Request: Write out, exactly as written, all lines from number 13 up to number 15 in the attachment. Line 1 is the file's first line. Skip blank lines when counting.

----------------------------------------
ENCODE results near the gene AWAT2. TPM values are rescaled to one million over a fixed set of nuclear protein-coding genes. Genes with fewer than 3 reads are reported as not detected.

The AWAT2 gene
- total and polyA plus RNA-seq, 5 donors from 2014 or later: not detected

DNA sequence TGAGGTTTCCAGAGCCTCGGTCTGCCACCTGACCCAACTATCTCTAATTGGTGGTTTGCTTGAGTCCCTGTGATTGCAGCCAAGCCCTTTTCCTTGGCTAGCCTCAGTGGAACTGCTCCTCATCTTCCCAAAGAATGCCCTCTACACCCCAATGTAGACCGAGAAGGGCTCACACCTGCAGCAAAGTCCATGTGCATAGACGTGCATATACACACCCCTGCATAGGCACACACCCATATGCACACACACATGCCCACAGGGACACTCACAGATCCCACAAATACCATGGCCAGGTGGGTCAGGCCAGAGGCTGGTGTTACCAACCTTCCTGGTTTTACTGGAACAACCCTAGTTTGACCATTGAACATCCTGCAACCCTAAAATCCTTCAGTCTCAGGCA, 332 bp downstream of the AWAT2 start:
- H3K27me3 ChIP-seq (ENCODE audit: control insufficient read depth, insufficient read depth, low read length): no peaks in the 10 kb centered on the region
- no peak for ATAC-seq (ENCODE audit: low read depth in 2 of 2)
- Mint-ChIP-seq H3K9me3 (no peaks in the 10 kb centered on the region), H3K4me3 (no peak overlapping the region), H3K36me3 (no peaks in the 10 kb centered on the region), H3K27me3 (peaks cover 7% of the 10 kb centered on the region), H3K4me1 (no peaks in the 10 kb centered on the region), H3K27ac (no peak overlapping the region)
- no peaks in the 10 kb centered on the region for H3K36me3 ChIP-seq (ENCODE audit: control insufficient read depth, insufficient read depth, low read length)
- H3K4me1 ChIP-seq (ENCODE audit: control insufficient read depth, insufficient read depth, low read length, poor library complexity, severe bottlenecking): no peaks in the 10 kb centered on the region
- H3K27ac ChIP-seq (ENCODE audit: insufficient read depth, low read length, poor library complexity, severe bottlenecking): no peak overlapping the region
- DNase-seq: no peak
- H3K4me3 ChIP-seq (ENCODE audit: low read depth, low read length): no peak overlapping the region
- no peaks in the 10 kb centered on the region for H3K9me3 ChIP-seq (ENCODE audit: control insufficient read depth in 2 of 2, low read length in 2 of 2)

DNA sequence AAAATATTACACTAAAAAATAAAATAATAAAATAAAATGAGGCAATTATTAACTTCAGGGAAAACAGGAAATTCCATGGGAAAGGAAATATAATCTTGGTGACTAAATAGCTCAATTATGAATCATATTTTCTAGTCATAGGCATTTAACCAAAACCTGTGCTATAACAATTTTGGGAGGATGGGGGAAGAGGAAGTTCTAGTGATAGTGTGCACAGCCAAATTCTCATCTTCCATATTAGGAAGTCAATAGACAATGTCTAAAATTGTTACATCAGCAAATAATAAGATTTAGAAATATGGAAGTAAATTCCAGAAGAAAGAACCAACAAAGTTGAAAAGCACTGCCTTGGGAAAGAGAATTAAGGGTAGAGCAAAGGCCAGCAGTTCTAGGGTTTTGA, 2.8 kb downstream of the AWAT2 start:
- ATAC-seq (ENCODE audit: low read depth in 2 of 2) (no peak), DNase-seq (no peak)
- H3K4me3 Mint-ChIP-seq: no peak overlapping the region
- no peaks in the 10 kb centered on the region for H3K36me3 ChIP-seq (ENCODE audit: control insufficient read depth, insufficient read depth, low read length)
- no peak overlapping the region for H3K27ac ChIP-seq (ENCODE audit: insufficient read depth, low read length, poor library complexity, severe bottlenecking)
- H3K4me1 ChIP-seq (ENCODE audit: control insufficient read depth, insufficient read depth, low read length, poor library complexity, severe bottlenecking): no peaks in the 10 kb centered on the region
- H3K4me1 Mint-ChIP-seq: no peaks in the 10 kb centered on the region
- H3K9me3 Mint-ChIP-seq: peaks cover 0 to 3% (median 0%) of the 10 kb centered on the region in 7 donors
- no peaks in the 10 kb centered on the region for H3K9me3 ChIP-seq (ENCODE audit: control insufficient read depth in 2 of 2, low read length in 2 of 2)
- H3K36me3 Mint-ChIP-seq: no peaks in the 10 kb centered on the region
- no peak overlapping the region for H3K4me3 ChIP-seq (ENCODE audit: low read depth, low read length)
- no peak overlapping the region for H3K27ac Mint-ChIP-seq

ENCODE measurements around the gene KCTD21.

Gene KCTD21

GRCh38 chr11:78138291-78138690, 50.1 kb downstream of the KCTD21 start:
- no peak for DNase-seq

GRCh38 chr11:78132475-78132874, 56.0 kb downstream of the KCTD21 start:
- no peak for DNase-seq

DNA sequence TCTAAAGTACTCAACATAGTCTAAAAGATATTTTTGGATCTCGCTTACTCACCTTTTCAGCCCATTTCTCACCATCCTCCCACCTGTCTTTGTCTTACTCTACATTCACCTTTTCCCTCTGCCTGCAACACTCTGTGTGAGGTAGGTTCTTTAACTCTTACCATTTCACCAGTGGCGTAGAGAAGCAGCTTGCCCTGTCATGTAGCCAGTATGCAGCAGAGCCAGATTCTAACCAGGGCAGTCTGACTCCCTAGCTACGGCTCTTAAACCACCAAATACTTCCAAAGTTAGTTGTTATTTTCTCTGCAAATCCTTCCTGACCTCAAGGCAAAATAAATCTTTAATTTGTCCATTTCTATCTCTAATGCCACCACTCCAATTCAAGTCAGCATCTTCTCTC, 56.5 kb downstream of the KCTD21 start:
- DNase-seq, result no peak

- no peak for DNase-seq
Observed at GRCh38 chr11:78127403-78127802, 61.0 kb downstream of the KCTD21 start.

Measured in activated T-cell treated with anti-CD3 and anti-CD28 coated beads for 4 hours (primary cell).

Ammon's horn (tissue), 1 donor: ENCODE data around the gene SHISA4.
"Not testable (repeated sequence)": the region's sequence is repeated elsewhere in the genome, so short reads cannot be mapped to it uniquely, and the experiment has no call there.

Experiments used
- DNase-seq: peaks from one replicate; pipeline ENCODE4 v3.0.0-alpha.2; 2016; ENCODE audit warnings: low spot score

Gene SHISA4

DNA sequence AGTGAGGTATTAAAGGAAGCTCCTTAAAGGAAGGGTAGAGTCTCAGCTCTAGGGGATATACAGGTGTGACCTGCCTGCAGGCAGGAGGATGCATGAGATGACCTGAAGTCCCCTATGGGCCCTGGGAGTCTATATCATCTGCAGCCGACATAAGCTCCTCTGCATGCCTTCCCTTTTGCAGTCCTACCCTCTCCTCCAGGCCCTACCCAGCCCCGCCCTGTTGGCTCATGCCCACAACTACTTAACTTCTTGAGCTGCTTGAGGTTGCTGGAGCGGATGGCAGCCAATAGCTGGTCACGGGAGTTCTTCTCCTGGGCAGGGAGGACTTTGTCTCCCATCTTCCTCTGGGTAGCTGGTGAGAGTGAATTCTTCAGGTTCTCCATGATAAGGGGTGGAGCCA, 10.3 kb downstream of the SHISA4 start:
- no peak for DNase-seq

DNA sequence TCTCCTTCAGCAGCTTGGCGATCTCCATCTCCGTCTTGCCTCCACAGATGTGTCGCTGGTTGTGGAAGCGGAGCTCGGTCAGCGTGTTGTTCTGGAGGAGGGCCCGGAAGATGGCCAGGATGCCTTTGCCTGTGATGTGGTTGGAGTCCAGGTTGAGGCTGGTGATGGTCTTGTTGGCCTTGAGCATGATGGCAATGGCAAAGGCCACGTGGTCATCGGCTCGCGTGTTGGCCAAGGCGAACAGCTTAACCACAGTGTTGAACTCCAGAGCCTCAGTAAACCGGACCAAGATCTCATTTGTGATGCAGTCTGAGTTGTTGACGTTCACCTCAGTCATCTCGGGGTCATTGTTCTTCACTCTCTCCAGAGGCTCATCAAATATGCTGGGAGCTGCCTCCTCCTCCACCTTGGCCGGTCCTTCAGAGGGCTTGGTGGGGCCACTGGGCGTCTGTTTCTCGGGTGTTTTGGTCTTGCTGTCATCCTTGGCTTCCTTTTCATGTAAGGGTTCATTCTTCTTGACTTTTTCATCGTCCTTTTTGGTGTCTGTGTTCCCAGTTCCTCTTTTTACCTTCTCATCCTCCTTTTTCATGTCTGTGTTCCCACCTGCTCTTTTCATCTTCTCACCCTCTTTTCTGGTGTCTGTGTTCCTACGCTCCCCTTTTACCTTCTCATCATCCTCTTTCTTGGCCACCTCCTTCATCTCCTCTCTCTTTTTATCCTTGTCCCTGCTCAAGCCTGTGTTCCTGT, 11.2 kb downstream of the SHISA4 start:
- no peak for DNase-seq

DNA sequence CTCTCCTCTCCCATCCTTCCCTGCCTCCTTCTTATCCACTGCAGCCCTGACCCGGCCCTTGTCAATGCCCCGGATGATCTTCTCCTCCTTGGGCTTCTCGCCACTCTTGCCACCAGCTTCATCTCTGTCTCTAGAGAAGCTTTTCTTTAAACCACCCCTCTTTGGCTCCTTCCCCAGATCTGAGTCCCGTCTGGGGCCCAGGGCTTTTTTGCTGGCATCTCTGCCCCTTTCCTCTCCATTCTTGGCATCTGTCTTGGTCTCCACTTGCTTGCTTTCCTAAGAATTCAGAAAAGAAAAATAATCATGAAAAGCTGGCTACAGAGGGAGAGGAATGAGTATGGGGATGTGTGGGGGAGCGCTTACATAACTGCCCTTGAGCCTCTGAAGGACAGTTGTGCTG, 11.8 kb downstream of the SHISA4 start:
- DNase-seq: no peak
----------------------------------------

- no peaks in the 10 kb centered on the region for H3K9me3 ChIP-seq (ENCODE audit: control insufficient read depth in 2 of 2, low read length in 2 of 2)

DNA sequence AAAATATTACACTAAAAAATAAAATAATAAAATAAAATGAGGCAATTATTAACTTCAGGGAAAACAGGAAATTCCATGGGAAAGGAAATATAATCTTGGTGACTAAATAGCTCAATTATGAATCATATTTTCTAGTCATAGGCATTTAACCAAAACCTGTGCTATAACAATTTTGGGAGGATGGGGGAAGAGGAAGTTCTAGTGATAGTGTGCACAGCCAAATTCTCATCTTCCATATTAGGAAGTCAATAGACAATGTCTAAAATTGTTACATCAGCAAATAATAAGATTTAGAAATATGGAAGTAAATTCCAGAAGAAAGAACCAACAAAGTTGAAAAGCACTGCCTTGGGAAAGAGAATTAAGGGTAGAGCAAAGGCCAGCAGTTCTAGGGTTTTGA, 2.8 kb downstream of the AWAT2 start:
- ATAC-seq (ENCODE audit: low read depth in 2 of 2) (no peak), DNase-seq (no peak)